Foosaner Art Museum – Wikipedia

Art museum in Melbourne, Florida

The Foosaner Art Museum, formerly the Brevard Art Museum, was located along the Indian River in the Eau Gallie Arts District, 1463 Highland Avenue, Melbourne, Florida. Since opening in 1978 the Foosaner Art Museum amassed over 5,000 objects, spanning 20 centuries. These items formed the Museum’s Permanent Collection, reflecting not only the Museum’s interests and specialties, but also the lives of the people who lived in the community.[1]

Throughout the year, visitors could experience a changing selection of exhibitions. Rotating exhibitions of nationally and internationally recognized artists showcased contemporary trends and historical art movements as do the variety of exhibitions created from the Museum’s permanent collection. The Foosaner Art Museum’s permanent collection was composed primarily of Modern and Contemporary Art and included the Enrique Conill Mendoza Collection of American Industrial Design and the world’s largest collection of works by Ernst Oppler (German, 1897–1929).[1]


The Foosaner Art Museum, Florida Institute of Technology, was established March 8, 1978 as the Brevard Art Center and Museum, Inc. The first building was acquired during the summer of 1978, and was modified to meet the needs of a visual arts museum. The Museum was then a 4,500-square-foot exhibition space consisting of three galleries.[1]

In June 1980, a major gift from Cocoa Beach philanthropist Samuel J. Foosaner made possible the purchase of a 6,000-sq. ft. building adjoining the existing museum. The building was subsequently remodeled to accommodate an extensive program of studio classes. Children and adults now enjoy the opportunity to study and create art at the Renee Foosaner Education Center.[1]

In February 1986, the Museum moved to a new five-gallery facility across the street from the original site. The renovated space tripled the exhibition area and provided greater office, technical support, and storage areas. Culturally significant collections could now be exhibited at the Museum. The permanent collection has grown to over 3,000 objects with the addition of several recently gifted artworks.[1]

Following the demise of the community’s local science museum in 1994, the board of trustees voted to undergo expansion and develop a children’s science education facility adjacent to the Museum’s educational wing, adding approximately 5,000 square feet of science exhibition space. The newly refurbished science center opened in the fall of 1995.[1]

In February 1995, the organization name was officially changed to Brevard Museum of Art and Science. In 1999 the science center was renamed the Ruth Cote Clemente Children’s Science Center, in honor of a major donor.[1]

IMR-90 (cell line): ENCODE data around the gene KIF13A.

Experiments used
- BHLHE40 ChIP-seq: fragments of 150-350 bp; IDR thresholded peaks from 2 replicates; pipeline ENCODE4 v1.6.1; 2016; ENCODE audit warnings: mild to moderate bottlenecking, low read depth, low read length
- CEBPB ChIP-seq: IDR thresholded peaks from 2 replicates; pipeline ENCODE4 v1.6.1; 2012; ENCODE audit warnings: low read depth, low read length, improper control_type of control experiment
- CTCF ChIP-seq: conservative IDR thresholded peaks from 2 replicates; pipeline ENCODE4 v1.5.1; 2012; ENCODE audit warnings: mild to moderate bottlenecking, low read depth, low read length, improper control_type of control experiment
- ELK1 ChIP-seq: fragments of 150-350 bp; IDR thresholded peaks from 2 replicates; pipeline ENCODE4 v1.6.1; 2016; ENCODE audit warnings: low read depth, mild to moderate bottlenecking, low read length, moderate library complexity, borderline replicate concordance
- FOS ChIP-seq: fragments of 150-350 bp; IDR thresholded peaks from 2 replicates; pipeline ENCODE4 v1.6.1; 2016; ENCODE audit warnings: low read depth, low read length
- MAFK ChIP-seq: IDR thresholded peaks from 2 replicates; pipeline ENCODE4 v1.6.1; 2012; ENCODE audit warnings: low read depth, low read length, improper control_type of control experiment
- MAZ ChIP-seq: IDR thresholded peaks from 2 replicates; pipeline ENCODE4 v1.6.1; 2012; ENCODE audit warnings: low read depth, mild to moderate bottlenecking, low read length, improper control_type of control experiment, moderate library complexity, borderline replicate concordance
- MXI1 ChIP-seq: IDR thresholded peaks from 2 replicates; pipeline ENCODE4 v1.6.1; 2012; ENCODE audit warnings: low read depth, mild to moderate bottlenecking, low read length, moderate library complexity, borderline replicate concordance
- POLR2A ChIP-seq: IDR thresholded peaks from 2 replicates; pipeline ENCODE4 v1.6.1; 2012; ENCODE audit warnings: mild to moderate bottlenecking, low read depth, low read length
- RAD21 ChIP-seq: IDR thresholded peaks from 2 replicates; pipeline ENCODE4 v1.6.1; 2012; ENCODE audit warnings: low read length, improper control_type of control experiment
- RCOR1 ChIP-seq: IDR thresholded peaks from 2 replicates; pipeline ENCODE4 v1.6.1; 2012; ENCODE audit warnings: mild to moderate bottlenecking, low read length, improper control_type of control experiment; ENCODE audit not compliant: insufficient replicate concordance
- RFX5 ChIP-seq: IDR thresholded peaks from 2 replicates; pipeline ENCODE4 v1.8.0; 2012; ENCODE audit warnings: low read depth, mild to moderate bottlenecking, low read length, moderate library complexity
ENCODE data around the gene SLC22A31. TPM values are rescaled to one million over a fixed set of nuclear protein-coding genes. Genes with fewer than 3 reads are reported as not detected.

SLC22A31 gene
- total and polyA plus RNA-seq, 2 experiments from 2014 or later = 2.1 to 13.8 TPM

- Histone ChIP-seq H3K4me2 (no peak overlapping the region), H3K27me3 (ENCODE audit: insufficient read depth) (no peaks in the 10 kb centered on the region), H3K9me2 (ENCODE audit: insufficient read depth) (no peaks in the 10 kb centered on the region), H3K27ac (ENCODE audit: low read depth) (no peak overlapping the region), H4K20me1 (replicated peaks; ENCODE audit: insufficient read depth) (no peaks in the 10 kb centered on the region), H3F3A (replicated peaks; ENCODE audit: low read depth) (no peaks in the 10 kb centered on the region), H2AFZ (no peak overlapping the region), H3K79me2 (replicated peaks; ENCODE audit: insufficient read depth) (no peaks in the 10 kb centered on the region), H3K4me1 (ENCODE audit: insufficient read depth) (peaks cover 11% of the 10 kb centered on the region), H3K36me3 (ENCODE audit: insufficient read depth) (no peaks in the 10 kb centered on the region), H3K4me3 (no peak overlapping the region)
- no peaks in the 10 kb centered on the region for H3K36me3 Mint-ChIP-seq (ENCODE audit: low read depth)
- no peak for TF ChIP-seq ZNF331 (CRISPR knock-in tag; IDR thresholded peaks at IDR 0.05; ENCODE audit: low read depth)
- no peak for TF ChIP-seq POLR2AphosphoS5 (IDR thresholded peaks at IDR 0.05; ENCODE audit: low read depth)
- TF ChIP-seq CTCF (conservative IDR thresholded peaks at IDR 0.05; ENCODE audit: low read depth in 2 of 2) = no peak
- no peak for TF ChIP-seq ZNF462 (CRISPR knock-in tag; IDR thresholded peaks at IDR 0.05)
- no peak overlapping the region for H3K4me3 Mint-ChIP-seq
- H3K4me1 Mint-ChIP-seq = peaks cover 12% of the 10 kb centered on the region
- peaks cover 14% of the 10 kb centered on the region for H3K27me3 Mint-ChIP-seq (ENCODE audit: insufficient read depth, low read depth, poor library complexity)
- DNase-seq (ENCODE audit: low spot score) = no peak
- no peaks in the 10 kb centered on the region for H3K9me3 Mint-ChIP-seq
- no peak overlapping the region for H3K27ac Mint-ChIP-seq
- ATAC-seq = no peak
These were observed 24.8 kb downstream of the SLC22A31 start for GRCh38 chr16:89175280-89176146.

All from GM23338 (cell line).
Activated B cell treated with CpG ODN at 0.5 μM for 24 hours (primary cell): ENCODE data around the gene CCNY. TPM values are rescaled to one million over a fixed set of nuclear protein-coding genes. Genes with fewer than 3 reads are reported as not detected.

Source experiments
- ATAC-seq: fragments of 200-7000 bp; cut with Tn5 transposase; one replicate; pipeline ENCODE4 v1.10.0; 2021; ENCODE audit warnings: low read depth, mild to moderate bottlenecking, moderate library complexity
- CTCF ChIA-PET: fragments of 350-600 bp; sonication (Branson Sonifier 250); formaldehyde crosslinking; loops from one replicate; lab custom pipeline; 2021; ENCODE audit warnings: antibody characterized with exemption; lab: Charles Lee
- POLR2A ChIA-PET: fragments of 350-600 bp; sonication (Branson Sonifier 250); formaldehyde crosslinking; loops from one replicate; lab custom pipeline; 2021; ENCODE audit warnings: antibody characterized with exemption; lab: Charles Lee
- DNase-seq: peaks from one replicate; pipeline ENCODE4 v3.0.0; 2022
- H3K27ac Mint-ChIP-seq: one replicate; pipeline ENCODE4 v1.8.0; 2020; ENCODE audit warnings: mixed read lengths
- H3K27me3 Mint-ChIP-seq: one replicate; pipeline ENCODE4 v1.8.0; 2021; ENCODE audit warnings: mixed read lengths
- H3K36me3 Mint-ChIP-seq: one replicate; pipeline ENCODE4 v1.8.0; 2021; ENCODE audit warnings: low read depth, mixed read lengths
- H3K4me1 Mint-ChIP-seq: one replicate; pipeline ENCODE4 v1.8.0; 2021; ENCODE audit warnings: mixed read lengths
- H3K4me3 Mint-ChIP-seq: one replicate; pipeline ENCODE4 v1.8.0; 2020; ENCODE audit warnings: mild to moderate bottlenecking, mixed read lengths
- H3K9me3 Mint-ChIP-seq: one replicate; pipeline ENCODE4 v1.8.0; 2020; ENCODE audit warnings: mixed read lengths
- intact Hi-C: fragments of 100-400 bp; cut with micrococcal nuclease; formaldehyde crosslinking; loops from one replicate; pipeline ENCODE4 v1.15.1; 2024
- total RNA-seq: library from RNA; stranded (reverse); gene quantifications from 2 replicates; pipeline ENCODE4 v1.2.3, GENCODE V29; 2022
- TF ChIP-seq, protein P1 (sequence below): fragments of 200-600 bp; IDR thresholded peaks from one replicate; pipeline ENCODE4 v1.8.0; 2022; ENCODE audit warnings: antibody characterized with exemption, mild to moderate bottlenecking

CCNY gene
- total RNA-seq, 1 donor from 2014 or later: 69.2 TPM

Educational programming remains at the core of the Foosaner Art Museum’s mission, with their extensive range of programs designed to appeal to the community. As the largest visual arts museum in Brevard County, the Museum plays an invaluable role in the county for both residents and visitors.[1]

Today, more than 30 years later, the Foosaner Art Museum has tripled the exhibition area and provides modern technical conservation methods and storage areas as the collection increases in size. In addition, children and adults now enjoy the opportunity to study and create art at the Renee Foosaner Education Center which houses pottery, painting, drawing and printmaking studios.[1]

In June 2007, the Board of Trustees announced the Museum’s name change from the Brevard Museum of Art and Science to the Brevard Art Museum. The former Science Center space was redesigned to enlarge painting and ceramic studios.[1]

On July 1, 2011, the Museum merged with the Florida Institute of Technology, the only independent, technological university in the Southeast. Florida Tech received a $1 million gift from the Foosaner Foundation, by Samuel Foosaner’s daughter Dione Negroni-Hendrick (d. 2017), to benefit the Museum, now officially known as the Foosaner Art Museum. “The Foosaner family has a long history of philanthropy in Brevard,” said Florida Tech President Anthony J. Catanese. “This generous gift will help perpetuate the important efforts of education and cultural enrichment started by the museum in 1978, and now continued by Florida Tech.”[1]

In January 2018, the university’s board of trustees voted to close the museum due to its expense to run, however a second vote in February extended its operation till July 2021. Florida Tech sold the space to property developers in April 2020. The collection would be transferred to the Appleton Museum in Ocala. Samuel Foosaner’s granddaughter and Negroni-Hendrick’s daughter Andrea Lee Negroni expressed disappointment and anger with Florida Tech for having “squandered” the museum. She also revealed the last of her mother’s donation was processed three months before the board’s vote, leading Negroni to believe her mother was deceived into inducing a gift and that she would not have donated if she knew this would happen.[2][3]


  • Langdon Kihn: An American Story (22 March? – 11 May 2014) – more than 80 works on view, with 31 from Dr. Clifford Bragdon’s personal collection. The rest were lent from private collectors, institutions and the National Geographic Society. Also on view were photos from The New York Times documenting Kihn’s career, and relics from western North American Indigenous communities. Those relics were given to Kihn and now belong to the Bragdons’ personal collection.
  • Abstraction: Retrospective Memories (March 2021 – July 2021) by Rene Griffith and Steve Steinberg